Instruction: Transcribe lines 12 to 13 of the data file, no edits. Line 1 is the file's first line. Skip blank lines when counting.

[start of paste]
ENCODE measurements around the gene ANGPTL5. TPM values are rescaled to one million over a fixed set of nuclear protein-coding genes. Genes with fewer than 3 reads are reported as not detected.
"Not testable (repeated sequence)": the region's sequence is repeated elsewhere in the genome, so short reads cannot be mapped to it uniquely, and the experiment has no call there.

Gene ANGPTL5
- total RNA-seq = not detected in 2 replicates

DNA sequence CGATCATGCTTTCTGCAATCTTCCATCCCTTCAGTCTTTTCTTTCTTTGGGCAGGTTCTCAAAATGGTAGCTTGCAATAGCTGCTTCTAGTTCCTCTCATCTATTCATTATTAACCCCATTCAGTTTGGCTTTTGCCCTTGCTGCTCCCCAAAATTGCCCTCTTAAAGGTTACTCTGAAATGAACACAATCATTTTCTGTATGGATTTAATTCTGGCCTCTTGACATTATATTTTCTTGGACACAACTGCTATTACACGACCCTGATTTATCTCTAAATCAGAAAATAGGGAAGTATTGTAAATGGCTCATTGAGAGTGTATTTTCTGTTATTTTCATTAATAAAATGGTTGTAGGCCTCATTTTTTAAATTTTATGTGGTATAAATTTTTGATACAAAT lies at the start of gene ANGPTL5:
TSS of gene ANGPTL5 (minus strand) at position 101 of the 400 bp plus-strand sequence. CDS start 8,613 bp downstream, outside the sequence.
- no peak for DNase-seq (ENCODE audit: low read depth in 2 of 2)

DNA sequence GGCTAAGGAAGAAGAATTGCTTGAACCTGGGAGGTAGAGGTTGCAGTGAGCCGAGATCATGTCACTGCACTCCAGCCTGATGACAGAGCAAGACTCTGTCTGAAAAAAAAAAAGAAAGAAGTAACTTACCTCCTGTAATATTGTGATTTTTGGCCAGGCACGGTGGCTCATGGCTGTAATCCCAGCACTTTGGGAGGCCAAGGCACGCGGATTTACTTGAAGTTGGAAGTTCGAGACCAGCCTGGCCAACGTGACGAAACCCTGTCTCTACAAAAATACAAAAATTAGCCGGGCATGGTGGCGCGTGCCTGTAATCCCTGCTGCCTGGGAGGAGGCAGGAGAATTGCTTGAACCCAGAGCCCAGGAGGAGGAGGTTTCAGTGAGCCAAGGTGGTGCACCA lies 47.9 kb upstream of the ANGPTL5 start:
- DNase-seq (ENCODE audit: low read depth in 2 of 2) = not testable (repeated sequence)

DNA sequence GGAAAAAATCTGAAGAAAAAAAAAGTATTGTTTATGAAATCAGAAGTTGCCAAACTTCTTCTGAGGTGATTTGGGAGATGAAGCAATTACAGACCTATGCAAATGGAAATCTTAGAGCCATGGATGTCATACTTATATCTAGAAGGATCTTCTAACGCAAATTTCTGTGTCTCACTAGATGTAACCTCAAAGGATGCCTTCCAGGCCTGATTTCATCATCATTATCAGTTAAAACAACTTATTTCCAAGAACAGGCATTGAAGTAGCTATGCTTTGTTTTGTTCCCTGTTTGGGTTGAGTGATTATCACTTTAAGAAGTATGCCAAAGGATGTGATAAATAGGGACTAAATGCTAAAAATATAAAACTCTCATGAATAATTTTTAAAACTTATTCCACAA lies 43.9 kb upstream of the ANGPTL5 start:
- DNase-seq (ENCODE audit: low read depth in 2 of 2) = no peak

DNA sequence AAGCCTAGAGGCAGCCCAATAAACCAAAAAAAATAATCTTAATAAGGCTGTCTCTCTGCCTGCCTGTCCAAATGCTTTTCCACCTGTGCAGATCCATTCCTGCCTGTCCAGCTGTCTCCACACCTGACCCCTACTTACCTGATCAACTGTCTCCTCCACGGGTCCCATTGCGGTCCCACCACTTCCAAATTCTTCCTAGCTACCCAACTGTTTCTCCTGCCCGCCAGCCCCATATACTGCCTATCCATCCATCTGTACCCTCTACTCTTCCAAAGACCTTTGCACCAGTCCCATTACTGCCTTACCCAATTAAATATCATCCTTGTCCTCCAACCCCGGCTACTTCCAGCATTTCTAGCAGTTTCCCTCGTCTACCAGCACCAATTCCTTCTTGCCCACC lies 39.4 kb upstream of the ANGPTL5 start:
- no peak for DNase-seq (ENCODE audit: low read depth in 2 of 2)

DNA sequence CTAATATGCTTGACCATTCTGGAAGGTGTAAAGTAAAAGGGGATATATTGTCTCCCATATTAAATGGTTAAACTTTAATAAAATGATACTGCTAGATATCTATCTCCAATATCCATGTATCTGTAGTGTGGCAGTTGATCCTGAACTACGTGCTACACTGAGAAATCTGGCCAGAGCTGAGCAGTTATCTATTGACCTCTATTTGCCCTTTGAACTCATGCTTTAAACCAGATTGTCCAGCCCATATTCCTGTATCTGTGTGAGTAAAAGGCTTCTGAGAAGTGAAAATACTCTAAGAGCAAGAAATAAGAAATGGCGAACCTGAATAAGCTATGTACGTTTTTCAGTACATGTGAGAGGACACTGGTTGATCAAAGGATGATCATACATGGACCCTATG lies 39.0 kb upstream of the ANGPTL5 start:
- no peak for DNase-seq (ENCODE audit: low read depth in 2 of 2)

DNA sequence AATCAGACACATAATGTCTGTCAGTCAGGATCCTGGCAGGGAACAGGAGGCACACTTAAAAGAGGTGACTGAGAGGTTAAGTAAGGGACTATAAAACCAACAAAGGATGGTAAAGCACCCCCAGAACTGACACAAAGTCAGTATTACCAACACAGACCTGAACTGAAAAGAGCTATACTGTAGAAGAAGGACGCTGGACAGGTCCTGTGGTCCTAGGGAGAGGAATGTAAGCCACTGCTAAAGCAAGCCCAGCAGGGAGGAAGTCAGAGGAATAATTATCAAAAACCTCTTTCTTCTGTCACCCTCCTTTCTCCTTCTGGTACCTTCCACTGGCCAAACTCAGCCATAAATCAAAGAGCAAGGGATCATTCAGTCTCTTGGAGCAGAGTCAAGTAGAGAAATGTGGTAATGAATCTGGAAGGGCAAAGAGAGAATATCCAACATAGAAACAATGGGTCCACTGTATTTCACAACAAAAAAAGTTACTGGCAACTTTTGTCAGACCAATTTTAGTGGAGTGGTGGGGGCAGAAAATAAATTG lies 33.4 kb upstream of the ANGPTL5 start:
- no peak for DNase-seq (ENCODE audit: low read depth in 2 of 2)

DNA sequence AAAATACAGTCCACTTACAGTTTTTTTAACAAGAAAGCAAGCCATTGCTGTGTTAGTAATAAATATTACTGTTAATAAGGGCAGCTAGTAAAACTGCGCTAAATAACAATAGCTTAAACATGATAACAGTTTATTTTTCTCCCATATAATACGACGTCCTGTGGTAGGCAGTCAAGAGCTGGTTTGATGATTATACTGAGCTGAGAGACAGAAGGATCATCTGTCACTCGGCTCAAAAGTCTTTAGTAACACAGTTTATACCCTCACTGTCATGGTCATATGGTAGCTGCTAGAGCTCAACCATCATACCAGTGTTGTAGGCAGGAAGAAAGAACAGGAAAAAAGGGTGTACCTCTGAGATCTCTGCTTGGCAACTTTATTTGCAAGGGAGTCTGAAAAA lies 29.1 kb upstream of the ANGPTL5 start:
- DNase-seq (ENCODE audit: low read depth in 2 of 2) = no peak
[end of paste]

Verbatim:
DNA sequence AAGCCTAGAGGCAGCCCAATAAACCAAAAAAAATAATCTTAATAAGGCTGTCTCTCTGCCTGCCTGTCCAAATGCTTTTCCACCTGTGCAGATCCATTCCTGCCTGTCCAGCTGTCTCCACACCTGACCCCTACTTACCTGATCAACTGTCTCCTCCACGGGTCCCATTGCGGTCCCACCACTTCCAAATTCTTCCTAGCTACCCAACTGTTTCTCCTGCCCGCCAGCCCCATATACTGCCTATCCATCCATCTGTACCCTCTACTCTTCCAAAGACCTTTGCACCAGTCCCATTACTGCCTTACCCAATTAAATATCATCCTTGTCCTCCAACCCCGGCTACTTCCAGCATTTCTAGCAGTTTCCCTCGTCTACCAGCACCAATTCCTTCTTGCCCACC lies 39.4 kb upstream of the ANGPTL5 start:
- no peak for DNase-seq (ENCODE audit: low read depth in 2 of 2)